Learnings from this year’s 340B Coalition Winter Conference
Audits are one more opportunity to demonstrate the program is working well
We can only assume that audits were the focus of so much discussion at this year’s 340B Coalition Winter Conference because the changes that come with the installation of new government officials will inevitably lead to a fresh look at the 340B program. Audits serve as an opportunity to demonstrate full program compliance and transparency, as well as to disarm arguments of program opponents.
The good news overall? Adverse audit findings are trending downward because covered entities are becoming more knowledgeable about the 340B program and its operational requirements. A couple of interesting statistics were shared in a presentation by Matt Atkins, Manager at Draffin & Tucker, LLP, a corporate accounting firm that specializes in healthcare. Atkins noted that in 2015, 66% of errors were due to a lack of correct OPA registration, and 25% of errors were due to covered entities using “duplicate discounts,” or using 340B drugs to fill Medicaid claims.
In reviewing adverse audit findings, Atkins had three very specific recommendations for covered entities to help ensure full program compliance:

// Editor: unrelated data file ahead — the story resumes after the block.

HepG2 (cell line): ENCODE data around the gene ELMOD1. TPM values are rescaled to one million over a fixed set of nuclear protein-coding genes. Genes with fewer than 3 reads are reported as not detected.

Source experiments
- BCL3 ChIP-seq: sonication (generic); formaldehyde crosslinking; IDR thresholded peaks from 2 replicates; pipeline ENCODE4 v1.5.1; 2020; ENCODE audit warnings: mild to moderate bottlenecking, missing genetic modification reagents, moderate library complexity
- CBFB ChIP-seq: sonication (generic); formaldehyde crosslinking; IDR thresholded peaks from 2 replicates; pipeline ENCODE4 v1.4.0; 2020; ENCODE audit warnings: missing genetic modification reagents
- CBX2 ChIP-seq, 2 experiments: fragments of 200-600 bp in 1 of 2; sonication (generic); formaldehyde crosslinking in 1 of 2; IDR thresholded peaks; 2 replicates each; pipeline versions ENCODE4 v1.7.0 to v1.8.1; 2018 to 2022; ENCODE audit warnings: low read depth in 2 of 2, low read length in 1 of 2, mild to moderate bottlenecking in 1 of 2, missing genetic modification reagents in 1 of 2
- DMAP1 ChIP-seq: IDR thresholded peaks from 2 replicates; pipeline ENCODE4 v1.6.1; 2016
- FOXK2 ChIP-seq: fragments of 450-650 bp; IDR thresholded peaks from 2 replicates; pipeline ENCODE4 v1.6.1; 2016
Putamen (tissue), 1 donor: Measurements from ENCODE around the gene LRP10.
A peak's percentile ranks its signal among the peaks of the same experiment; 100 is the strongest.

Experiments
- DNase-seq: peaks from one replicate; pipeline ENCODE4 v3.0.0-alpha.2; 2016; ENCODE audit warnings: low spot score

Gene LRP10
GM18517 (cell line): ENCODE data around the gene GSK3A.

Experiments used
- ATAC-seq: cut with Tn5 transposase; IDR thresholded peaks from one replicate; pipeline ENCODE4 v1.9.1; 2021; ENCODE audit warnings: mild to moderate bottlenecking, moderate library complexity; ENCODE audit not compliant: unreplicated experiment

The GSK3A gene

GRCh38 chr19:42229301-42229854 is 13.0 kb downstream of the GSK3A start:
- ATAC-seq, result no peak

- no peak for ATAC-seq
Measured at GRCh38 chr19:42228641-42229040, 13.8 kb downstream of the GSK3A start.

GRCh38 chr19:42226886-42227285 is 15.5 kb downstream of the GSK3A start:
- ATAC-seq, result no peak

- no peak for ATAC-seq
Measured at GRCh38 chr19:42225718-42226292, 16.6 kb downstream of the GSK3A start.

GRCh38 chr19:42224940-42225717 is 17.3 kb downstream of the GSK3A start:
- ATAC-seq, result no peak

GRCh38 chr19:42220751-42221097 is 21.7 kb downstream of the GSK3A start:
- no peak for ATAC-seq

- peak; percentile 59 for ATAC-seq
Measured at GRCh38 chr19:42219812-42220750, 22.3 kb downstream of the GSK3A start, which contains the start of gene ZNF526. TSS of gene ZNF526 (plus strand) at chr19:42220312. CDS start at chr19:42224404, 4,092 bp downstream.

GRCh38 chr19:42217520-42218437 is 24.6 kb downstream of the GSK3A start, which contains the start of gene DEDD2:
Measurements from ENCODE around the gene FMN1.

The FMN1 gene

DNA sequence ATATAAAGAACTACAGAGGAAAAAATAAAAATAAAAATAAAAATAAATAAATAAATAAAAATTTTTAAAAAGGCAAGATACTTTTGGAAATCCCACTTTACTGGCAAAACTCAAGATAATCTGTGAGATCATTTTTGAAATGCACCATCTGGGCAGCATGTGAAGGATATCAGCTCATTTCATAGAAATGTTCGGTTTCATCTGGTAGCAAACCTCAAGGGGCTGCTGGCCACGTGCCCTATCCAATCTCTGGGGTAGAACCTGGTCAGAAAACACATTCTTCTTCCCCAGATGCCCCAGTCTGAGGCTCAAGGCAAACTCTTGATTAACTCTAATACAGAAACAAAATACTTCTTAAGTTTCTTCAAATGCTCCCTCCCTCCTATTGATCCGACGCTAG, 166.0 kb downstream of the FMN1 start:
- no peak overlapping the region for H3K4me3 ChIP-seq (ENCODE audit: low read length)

- All contract pharmacies and covered entities should review the language in their contracts to ensure that all requirements under HRSA guidelines are being met; and
- Covered entities must ensure their OPA registration is correct and up to date.
- Regardless of mandated audits, covered entities should be conducting annual independent audits (self-audits) to ensure proper oversight of contract pharmacies.
Another suggestion from conference speakers: take advantage of easily available educational tools such as the 340B Coalition Winter and Summer Conferences, and Apexus’ 340B University and 340B On Demand.
For its part, HRSA announced its goal is to have 200-300 audits (mostly hospitals) and four manufacturer audits in 2017. With this level of scrutiny, covered entities will be increasingly well-positioned to demonstrate that participants in the 340B program are compliant to program rules while delivering on the program’s mission: to stretch scarce Federal resources as far as possible to reach more eligible patients and provide more comprehensive services.
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